|Location||Capital Gallery Building, Washington, D.C.|
|Public transit access||L'Enfant Plaza (Washington Metro)|
The Archives of American Gardens (known colloquially as AAG) is an archive dedicated to preserving documentation and content related to gardens in the United States. Established in 1992, the Archives are located in Washington, D.C., United States, and are maintained by Smithsonian Gardens, a unit of the Smithsonian Institution.
As a research center, the Archives of American Gardens houses around 80,000 photographic images and records which pertain to over 6,350gardens throughout the United States. Photographs and images date from the 1870s to the present and showcase garden features such as fountains, sculptures, fences and gates, parterres, and garden structures. The Archives also documents garden styles, such as large Italianate estates, herb and rose gardens, cottage and patio gardens, xeriscapes, and community gardens.
To collect and make available for research use unique, high quality images of and documentation relating to a wide variety of cultivated gardens throughout the United States that are not documented elsewhere since historic, designed and cultural landscapes are subject to change, loss and destruction. In this way, AAG strives to preserve and highlight a meaningful compendium of significant aspects of gardening in the United States for the benefit of researchers and the public today and in the future.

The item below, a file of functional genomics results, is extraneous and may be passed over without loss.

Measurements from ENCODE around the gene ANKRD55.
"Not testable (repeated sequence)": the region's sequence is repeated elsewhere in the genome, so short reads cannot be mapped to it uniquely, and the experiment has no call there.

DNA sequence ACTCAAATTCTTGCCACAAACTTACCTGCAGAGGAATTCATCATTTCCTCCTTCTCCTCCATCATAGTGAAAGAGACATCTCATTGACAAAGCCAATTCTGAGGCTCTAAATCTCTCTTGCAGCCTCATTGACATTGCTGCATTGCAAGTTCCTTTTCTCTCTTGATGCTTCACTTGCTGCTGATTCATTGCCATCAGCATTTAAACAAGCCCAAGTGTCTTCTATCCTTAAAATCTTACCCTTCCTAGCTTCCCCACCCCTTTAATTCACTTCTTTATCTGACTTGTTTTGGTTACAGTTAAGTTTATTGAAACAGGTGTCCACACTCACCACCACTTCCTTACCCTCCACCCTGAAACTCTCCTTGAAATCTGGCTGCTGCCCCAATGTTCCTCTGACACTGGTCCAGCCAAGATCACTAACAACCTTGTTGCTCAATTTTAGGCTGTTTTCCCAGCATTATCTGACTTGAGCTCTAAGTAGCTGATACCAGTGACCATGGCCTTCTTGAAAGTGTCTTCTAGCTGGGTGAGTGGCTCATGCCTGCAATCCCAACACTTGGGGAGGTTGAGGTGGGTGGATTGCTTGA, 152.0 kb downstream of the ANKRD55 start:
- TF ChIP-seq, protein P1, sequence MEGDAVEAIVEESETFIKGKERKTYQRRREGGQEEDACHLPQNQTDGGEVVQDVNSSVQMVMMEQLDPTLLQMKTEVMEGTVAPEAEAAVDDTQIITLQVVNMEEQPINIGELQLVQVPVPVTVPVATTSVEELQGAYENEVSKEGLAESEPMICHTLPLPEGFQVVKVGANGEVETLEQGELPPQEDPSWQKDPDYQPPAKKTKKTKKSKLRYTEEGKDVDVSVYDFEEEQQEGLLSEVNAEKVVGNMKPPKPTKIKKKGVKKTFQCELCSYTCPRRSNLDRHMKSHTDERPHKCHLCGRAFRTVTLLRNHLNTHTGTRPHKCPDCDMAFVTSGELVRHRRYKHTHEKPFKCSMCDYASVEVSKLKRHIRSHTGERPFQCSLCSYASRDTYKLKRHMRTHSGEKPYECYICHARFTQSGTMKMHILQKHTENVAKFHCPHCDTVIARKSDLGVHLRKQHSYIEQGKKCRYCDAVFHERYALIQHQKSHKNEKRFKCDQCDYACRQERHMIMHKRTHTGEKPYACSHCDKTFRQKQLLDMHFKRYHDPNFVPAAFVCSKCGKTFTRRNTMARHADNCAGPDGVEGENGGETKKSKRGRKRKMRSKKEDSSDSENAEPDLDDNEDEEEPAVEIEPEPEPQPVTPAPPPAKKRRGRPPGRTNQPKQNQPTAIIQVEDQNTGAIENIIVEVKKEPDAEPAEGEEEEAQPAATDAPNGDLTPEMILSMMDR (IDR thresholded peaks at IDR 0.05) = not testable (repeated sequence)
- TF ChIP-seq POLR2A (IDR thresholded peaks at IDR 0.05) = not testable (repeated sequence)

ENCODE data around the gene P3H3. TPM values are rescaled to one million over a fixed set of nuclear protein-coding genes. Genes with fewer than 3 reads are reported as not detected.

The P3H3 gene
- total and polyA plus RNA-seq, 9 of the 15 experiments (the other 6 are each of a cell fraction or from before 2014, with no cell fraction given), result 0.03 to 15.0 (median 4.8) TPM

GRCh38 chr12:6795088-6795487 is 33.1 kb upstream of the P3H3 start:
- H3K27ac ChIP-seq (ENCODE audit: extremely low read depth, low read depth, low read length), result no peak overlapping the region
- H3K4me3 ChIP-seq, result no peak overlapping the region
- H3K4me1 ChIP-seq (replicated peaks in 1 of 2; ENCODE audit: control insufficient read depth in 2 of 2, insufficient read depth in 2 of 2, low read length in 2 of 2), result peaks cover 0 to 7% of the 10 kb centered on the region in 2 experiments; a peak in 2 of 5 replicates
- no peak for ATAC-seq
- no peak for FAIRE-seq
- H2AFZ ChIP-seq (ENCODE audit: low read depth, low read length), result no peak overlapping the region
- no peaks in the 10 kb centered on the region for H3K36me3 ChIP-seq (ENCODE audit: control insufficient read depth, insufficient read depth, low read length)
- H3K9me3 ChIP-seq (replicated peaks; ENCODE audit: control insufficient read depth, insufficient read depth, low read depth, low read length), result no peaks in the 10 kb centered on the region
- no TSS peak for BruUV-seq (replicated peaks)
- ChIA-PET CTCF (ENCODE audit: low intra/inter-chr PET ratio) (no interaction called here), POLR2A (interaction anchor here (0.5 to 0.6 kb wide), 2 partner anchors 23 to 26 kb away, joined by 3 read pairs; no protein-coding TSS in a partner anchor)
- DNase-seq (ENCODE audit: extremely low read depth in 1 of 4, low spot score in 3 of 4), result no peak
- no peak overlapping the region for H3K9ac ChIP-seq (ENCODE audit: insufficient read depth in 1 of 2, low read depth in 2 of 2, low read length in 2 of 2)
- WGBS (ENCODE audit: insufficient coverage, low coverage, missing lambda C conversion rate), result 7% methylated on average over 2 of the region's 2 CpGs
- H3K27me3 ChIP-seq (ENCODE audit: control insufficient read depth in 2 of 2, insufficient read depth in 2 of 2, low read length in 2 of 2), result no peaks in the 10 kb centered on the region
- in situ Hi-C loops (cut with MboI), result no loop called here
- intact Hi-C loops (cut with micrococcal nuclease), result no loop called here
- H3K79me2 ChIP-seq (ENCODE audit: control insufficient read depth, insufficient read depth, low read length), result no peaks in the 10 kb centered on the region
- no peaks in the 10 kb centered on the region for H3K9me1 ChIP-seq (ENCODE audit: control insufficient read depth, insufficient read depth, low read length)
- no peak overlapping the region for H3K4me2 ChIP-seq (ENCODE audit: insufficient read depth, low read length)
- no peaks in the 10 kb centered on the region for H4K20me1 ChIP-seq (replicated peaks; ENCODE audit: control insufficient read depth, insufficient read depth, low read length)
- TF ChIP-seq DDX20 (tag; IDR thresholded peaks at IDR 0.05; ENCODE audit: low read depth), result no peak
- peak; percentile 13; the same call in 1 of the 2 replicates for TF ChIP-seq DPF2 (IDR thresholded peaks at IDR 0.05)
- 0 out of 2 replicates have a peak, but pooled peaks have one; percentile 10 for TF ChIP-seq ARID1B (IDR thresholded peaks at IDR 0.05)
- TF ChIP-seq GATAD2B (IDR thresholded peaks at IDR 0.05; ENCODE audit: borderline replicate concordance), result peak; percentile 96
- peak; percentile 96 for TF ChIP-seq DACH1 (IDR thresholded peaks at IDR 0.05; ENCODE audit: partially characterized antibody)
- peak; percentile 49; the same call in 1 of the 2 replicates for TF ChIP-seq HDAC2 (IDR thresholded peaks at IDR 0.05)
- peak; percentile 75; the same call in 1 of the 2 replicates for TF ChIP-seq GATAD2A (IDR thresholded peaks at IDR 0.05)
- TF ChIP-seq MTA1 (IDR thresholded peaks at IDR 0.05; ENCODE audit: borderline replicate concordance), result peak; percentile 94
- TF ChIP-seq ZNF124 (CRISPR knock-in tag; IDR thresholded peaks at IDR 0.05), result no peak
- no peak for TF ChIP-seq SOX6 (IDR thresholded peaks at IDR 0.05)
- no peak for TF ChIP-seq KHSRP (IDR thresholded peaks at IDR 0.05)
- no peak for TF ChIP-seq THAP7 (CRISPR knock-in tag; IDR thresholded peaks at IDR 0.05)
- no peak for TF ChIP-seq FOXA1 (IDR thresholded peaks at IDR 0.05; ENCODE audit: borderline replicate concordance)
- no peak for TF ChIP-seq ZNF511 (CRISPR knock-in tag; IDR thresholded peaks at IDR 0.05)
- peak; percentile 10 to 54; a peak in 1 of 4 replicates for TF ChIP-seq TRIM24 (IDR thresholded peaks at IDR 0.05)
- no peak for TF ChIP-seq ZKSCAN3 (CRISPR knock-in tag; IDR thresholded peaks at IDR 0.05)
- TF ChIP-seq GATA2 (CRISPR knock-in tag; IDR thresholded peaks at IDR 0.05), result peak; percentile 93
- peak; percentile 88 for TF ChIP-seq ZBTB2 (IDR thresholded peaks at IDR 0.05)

The AAG maintains photographs, images, drawings, written documentation, business files, garden plans and related material, of over 6,350 gardens in the United States. It also collects documentation related to landscape architects, including the collections of Thomas Warren Sears, Robert M. Fletcher, and Perry Wheeler. The Garden Club of America Collection, which was donated in 1992, includes documentation of landscape architects such as Marian Coffin, Lawrence Halprin, Beatrix Farrand, Hare & Hare, Gertrude Jekyll, Umberto Innocenti, Jens Jensen, Charles Platt, Ellen Biddle Shipman, and Fletcher Steele.Also present are the collections of J. Horace McFarland, Katharine Lane Weems's estate, The Chimneys, postcard collections, and documentation about the Smithsonian's own gardens.